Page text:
Well, hello ;)
I like to write stuff that makes people think, and it seems to be the case here, as evidenced by people taking the time to start a thread commenting my post. This is quite the honor!
To be honest, I was surprised the answer was not censored sooner. But it achieved its purpose, so everything's fine on my book.
I could plead the fact that I'm French, and thus every offending thing I said could be due to my bad English... but that would be the easy way out, so I won't. Although some culture shock may have been involved in the events, as evidenced by some heated reactions.
Now, please don't think I was angry or lashing out or anything of the sort. This wasn't the case.
Important point: I speak bluntly because I don't want to lose my time or the readers' by wrapping it in pretty fluff. We're all adults, I presume. Please don't mistake this for rudeness.
Now, answering MacKenzie,
A question was asked about someone with X (not important for discussion) beliefs
This hits the ground running.
This sentence entirely misses the point. The beliefs of the person we're talking about, were the starting point of the conflict between her and the asker, and are thus very much relevant here, in fact they were the core of the question.
Now, perhaps you will argue for moral relativism: all belief systems are equal and worthy of consideration, and one should not criticize others' beliefs.
Thus, I use logic: you shall not criticize my belief system, since you just preached it is as good as any other... The problem with moral relativism is that, if you are true to yourself, then you got to walk out of the debate because (by definition) this philosophy does not allow you to pick a side.
There is no escape to this argument, barring hypocrisy. This is why I don't do moral relativism.
Example 1: Person A likes orange and curry, person B likes blue and steak.
Both are right, these are subjective opinions. This is not moral relativism, merely personal subjective taste. Unless a vindicative Vegan chooses to bring morals in by lecturing B about being such a bad person.
(Note: we're talking food tastes and already there is a fight).
Example 2: Person A likes carrots and classical music, while person B favors processed fat, high fructose corn syrup, punk rock and cocaine.
Both are right... unless the law forces person A to pay for B's healthcare (and lets B mug A for a shot of coke), in which case we have a problem.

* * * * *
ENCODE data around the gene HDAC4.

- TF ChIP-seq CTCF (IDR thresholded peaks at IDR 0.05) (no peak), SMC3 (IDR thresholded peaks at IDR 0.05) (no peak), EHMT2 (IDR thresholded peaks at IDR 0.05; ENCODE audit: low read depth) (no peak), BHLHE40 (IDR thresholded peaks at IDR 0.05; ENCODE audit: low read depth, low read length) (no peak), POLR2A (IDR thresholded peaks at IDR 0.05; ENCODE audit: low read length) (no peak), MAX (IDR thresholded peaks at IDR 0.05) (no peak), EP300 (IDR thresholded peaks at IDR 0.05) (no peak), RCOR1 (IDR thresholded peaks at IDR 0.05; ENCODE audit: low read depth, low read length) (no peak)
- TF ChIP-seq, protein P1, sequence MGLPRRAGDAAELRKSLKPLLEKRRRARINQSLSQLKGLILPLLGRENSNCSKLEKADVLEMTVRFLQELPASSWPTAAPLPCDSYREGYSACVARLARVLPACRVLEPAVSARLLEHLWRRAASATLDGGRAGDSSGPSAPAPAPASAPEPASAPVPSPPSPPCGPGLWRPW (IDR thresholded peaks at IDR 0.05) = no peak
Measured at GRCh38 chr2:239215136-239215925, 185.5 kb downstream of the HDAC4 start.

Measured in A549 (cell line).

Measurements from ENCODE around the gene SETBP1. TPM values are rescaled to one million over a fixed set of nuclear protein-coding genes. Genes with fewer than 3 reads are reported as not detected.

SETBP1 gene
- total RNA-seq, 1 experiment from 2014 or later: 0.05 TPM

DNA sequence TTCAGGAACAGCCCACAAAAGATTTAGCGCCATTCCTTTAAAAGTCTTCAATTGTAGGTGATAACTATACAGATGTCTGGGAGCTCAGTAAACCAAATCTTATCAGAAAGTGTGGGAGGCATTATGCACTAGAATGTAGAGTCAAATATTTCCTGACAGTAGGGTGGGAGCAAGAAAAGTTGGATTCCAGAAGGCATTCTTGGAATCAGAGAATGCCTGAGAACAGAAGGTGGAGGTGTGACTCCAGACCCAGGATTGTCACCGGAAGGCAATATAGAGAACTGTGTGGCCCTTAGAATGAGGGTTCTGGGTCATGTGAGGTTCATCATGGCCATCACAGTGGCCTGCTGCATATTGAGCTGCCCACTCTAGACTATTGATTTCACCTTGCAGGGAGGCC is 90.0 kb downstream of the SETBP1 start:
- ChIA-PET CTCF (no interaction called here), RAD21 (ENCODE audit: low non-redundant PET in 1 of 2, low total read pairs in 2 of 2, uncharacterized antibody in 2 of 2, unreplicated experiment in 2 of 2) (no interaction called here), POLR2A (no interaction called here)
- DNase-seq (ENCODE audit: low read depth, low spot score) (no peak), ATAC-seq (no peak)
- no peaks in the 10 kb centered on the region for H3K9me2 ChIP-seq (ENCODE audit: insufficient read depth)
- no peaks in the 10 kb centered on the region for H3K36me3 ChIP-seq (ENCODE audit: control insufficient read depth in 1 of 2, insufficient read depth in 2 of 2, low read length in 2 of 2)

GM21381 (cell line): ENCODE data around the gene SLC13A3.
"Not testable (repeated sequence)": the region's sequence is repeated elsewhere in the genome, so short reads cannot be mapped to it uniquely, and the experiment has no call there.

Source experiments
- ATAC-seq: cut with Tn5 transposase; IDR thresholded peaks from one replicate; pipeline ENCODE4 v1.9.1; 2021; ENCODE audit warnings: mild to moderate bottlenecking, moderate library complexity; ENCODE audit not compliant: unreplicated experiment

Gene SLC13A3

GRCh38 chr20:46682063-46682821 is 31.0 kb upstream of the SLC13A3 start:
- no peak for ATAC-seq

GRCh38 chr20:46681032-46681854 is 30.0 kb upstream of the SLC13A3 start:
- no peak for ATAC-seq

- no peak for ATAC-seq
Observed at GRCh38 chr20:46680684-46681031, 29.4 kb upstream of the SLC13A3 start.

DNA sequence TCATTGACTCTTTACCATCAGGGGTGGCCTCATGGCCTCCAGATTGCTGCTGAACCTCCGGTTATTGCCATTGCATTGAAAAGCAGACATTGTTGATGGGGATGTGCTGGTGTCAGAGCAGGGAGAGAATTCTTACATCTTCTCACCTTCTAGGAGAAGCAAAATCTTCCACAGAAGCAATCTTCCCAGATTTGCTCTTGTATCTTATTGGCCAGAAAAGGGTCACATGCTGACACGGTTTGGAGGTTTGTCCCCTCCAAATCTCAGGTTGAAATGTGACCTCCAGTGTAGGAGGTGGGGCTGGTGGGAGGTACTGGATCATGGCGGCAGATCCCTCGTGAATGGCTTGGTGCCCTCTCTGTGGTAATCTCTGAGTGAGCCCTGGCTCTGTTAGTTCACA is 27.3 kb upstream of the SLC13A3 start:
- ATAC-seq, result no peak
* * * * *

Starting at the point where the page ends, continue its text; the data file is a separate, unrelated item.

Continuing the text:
We still haven't begun to tickle some serious politics, and already people are punching each other.
Some belief systems are okay, some are wrong, some are evil. It is alright to say it, because it is true. I prefer to use objective, factual and verifiable historical records like number of murders, standards of living, condition of women, etc.
For example, looking at historical data, fascism and communism kinda look bad. So do most religions. Western democracy looks pretty good, and so do others.
Clarification: if someone tells me "you should not judge" then I will do them a favor, and pretend to be a sincere nazi for the next five minutes so they can practice their "not judging" attitude. I have found this very effective and fun, although it has a cost, as I then have to drink unhealthy amounts of alcohol to forget the things I had to say while pretending to be a nazi. In case you have any doubts, I despise this ideology.
I'm trying not to be biased against the beliefs of the answerer, and all the people who have upvoted it.
Now switching to English Student:
what concerns me most, relative to your this meta question, is the fact that that answer got so many upvotes
Thank you for considering hard facts. I like hard facts because they can prove me wrong, and then I learn something new.
This is the community saying that this person has written a very good answer
Now, we're hitting an interesting point.
But this upvoting pattern is what worries me. Clearly we are not casting enough downvotes.
I agree. As you said, through their votes, people expressed they liked my answer. However, you disagree with them, which you are entitled to, no problem here, and no offense.
But you then miss a step by saying "Clearly we are not casting enough downvotes;" This does not consider why people upvoted, and would rather be a "sweeping under the rug" strategy. Also, upvotes earn me +10, while downvotes cost me much less, so overall my reputation still profits.
So, by writing this, my reputation increased, by a lot. Quite interesting.
I advise you make the next step, and attempt to understand why so many people upvoted, in fact enough of them to shoot this into the "Hot Network Questions", which was quite fun to watch.
I know why they upvoted. I engineered the reply specifically to trigger such reactions, and it worked as designed. I would explain now, but I'd like you to really understand why, and the best way to achieve this is to request you use the scientific method: propose any hypothesis, and I'll update/comment.